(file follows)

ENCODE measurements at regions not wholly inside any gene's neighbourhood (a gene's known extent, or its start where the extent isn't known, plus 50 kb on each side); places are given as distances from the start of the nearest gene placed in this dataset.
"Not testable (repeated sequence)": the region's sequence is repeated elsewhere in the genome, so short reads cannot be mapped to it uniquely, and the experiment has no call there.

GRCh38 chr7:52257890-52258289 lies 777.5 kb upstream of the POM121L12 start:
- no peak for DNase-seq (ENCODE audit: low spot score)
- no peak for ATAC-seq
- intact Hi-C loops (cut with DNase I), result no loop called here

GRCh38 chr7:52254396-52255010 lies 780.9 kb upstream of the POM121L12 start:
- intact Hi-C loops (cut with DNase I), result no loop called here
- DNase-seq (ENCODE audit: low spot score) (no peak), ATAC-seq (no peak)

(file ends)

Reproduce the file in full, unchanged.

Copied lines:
ENCODE measurements at regions not wholly inside any gene's neighbourhood (a gene's known extent, or its start where the extent isn't known, plus 50 kb on each side); places are given as distances from the start of the nearest gene placed in this dataset.
"Not testable (repeated sequence)": the region's sequence is repeated elsewhere in the genome, so short reads cannot be mapped to it uniquely, and the experiment has no call there.

GRCh38 chr7:52257890-52258289 lies 777.5 kb upstream of the POM121L12 start:
- no peak for DNase-seq (ENCODE audit: low spot score)
- no peak for ATAC-seq
- intact Hi-C loops (cut with DNase I), result no loop called here

GRCh38 chr7:52254396-52255010 lies 780.9 kb upstream of the POM121L12 start:
- intact Hi-C loops (cut with DNase I), result no loop called here
- DNase-seq (ENCODE audit: low spot score) (no peak), ATAC-seq (no peak)